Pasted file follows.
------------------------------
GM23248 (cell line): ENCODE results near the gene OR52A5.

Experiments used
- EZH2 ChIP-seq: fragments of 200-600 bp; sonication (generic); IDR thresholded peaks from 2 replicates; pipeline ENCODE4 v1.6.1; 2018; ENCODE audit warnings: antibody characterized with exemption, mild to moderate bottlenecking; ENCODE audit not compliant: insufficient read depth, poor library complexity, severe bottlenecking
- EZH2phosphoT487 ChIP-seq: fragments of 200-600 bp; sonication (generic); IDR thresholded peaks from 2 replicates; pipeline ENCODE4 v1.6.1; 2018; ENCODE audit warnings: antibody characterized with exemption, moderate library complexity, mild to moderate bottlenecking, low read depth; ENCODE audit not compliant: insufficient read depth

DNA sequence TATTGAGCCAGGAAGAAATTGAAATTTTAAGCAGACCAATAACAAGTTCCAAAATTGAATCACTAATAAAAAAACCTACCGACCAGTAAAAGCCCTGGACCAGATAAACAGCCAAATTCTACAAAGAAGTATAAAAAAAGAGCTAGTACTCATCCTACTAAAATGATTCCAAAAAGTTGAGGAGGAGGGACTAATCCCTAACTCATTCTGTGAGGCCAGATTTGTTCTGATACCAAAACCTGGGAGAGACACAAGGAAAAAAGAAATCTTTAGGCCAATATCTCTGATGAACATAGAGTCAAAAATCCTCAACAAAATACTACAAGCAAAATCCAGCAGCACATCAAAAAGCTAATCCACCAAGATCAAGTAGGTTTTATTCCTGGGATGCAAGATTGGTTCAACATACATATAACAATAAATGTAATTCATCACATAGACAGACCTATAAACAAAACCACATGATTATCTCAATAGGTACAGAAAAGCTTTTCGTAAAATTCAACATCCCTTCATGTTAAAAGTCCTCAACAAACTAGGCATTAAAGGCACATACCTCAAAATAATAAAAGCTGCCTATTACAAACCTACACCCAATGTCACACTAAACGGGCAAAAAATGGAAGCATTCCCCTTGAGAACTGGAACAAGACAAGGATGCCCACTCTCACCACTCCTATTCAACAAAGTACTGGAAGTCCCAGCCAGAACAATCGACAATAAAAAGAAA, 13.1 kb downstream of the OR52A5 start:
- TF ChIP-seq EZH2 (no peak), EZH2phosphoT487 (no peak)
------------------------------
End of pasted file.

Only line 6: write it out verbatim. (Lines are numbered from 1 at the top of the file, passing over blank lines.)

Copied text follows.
- TF ChIP-seq EZH2 (no peak), EZH2phosphoT487 (no peak)